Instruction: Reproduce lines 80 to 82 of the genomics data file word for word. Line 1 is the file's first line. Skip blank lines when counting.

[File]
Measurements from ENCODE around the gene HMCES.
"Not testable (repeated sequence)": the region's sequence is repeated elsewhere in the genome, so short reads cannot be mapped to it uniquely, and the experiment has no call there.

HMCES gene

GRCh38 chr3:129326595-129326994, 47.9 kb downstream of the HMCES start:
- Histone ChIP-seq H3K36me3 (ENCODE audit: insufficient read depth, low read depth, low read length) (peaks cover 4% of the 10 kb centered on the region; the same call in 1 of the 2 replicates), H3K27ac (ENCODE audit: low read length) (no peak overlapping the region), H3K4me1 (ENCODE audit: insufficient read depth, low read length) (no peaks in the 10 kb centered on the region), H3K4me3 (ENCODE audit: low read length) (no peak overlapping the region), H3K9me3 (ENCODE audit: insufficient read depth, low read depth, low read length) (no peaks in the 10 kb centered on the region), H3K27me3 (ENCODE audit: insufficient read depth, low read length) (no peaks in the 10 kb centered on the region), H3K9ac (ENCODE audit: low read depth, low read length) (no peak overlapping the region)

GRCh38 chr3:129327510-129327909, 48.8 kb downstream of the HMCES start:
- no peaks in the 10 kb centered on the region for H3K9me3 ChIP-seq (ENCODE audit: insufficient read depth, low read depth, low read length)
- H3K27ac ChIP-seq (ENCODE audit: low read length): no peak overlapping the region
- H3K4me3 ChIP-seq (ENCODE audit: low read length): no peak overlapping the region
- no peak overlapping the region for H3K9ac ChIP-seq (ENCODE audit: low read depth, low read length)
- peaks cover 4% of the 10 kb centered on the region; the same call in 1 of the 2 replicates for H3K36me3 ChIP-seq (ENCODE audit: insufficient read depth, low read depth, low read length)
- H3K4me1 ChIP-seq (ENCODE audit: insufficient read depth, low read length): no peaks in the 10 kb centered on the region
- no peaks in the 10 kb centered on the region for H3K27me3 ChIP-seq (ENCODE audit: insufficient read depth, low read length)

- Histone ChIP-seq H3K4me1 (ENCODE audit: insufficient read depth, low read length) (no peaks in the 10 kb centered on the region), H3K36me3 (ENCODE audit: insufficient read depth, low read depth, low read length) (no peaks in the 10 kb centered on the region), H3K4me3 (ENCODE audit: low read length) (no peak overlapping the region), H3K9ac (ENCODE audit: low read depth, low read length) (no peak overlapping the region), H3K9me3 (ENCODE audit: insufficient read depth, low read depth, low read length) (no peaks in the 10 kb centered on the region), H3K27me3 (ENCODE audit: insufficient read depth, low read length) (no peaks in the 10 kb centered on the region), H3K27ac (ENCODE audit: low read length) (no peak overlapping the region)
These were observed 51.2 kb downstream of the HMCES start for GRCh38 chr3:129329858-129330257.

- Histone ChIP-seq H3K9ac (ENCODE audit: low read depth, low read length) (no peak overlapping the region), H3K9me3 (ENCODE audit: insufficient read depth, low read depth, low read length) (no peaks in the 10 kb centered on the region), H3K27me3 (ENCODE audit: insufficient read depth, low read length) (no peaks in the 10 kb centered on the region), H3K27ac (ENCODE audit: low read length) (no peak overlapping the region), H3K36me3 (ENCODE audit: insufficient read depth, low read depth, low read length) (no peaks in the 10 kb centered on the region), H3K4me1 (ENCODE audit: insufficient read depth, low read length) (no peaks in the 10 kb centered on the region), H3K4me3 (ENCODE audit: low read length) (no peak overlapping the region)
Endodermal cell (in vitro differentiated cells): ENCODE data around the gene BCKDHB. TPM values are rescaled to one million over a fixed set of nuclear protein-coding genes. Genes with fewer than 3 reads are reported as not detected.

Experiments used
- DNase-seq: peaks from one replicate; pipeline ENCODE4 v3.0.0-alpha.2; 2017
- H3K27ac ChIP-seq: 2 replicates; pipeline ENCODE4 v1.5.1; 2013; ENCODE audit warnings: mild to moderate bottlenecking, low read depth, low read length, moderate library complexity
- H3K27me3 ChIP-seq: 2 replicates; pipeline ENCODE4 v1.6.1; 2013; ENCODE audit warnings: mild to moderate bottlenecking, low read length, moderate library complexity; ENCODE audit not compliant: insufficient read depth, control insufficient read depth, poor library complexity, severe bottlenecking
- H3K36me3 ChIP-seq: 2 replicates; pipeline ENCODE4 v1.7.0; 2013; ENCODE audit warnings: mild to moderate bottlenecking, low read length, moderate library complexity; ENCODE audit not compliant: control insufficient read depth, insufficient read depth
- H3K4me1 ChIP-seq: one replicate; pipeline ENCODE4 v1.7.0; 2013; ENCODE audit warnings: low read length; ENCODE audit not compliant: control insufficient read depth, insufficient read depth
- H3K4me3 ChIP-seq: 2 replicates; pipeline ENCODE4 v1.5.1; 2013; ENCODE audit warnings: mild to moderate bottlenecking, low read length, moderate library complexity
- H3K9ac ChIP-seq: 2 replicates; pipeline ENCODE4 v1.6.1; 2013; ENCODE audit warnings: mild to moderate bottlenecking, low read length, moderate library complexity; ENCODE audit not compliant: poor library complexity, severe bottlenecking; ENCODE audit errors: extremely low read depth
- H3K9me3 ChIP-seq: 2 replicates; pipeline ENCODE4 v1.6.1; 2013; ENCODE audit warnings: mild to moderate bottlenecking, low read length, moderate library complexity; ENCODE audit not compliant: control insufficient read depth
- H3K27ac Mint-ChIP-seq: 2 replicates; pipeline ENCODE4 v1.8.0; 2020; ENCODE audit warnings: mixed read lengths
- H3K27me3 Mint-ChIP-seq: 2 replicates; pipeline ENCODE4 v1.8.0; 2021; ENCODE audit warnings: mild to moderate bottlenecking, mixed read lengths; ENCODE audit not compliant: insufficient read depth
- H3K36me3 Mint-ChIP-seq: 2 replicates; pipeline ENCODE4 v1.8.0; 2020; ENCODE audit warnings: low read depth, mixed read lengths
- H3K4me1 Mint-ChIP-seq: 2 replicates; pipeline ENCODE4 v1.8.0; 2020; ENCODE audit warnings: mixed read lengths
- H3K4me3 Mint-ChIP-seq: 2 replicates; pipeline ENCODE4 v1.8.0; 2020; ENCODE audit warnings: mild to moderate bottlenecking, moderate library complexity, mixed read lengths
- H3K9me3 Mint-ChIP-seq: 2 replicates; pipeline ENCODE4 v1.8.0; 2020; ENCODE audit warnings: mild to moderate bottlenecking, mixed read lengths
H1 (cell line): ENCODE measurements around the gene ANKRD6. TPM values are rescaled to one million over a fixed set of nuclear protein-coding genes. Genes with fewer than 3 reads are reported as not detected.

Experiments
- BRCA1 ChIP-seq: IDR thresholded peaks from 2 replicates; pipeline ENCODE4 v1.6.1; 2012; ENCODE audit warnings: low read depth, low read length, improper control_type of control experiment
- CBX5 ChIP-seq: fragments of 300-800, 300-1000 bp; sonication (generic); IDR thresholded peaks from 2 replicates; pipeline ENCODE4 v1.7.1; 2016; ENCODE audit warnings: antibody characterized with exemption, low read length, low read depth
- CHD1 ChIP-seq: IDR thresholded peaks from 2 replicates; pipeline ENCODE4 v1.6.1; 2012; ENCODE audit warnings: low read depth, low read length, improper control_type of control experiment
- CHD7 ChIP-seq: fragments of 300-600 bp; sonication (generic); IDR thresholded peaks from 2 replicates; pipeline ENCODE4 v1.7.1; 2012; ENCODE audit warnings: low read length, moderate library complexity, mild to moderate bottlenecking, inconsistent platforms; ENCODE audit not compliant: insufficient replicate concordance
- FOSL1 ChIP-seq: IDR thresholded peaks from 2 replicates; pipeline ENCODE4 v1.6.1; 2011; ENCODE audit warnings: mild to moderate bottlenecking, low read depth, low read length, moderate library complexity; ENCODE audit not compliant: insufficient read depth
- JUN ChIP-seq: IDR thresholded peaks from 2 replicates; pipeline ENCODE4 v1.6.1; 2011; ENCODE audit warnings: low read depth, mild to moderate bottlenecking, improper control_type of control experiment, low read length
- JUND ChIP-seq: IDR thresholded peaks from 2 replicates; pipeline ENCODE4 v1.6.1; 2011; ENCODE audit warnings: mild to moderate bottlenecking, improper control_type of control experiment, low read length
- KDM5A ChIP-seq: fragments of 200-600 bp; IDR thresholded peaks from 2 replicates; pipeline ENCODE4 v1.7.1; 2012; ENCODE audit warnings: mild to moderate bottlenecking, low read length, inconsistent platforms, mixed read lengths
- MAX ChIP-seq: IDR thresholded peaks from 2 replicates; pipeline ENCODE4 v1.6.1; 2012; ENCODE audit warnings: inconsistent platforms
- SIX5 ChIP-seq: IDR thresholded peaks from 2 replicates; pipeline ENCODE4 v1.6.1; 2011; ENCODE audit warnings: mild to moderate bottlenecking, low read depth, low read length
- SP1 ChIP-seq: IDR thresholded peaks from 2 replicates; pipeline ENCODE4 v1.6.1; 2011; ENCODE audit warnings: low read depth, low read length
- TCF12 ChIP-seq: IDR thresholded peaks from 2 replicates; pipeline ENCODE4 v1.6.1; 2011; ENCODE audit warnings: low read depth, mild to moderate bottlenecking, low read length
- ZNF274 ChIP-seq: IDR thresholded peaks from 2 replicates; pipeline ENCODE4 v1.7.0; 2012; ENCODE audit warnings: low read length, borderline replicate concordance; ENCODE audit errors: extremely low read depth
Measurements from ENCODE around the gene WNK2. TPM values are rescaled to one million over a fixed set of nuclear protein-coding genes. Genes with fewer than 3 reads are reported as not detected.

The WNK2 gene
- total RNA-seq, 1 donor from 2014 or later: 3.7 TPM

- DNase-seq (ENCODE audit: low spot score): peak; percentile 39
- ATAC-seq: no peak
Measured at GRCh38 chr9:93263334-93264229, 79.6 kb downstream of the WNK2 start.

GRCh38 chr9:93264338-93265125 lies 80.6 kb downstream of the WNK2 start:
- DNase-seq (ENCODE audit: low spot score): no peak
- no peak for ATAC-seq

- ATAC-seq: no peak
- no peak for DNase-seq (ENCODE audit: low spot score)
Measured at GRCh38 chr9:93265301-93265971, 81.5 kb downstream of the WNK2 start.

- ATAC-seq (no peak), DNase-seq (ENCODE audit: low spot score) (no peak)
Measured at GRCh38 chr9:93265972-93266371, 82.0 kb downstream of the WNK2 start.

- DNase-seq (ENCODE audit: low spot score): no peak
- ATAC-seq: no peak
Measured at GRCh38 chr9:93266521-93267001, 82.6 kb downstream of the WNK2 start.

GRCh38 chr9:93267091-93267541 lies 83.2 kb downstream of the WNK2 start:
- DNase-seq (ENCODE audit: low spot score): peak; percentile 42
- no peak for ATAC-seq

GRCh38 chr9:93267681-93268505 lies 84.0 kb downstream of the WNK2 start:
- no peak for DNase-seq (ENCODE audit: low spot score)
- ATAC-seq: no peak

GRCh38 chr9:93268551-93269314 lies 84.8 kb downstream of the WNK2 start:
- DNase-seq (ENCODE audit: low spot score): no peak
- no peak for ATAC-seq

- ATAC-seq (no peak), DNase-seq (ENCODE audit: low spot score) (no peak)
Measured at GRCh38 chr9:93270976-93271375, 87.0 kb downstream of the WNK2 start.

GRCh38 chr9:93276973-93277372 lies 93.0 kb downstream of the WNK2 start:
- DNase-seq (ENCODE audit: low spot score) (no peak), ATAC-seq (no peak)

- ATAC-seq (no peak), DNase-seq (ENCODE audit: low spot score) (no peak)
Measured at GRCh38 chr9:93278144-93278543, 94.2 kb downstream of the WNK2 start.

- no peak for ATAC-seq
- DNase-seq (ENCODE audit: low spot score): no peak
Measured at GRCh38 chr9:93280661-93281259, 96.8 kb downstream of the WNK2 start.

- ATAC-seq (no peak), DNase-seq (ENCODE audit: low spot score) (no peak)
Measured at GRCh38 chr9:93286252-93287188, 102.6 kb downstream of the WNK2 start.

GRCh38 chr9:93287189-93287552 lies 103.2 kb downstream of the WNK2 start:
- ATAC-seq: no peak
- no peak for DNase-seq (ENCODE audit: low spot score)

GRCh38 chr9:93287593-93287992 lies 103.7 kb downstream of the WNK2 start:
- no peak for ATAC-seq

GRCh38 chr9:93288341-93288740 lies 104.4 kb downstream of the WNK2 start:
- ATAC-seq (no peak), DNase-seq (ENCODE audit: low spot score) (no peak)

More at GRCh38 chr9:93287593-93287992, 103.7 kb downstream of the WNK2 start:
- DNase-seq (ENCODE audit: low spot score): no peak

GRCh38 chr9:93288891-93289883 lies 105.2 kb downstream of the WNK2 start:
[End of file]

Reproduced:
- no peak for ATAC-seq
- DNase-seq (ENCODE audit: low spot score): no peak
Measured at GRCh38 chr9:93280661-93281259, 96.8 kb downstream of the WNK2 start.